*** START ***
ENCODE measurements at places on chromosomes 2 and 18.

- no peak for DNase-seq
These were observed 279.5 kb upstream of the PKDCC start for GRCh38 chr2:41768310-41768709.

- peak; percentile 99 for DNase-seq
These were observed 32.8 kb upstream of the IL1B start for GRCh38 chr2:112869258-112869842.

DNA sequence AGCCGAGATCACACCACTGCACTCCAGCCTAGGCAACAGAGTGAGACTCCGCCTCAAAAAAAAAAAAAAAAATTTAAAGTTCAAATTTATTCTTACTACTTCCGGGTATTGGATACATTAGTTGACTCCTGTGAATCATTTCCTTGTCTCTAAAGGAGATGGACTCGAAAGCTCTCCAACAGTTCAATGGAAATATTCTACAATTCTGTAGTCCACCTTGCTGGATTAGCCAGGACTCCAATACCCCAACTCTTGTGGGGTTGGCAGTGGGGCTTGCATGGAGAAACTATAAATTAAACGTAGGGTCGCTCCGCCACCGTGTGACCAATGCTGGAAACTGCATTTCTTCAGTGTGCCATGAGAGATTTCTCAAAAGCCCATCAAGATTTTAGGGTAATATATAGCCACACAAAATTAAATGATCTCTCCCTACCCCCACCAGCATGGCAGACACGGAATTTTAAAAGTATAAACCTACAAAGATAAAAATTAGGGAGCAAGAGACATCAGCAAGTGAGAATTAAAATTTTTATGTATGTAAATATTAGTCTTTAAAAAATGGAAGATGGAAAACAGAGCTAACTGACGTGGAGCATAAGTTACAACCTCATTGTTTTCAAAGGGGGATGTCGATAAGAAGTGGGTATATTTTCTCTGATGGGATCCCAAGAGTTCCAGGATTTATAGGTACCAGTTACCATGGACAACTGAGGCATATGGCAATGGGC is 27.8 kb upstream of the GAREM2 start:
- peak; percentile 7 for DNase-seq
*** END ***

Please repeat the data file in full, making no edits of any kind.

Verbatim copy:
ENCODE measurements at places on chromosomes 2 and 18.

- no peak for DNase-seq
These were observed 279.5 kb upstream of the PKDCC start for GRCh38 chr2:41768310-41768709.

- peak; percentile 99 for DNase-seq
These were observed 32.8 kb upstream of the IL1B start for GRCh38 chr2:112869258-112869842.

DNA sequence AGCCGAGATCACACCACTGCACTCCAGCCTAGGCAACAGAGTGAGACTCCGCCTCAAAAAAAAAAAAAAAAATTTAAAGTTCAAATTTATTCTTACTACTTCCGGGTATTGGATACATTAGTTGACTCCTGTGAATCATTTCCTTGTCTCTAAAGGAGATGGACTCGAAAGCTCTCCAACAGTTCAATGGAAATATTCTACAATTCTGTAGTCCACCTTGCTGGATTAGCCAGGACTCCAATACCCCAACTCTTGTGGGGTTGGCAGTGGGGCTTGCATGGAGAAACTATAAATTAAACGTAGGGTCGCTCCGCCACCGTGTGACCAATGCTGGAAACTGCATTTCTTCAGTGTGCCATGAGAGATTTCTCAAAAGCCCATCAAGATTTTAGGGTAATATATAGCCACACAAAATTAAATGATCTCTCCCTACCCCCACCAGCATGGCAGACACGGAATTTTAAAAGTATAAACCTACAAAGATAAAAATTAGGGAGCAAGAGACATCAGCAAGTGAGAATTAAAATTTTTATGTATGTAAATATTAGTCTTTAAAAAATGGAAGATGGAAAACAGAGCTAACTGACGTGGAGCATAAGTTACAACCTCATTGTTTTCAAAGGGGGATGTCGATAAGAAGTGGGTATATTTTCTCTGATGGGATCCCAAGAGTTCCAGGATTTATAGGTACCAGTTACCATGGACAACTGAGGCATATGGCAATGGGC is 27.8 kb upstream of the GAREM2 start:
- peak; percentile 7 for DNase-seq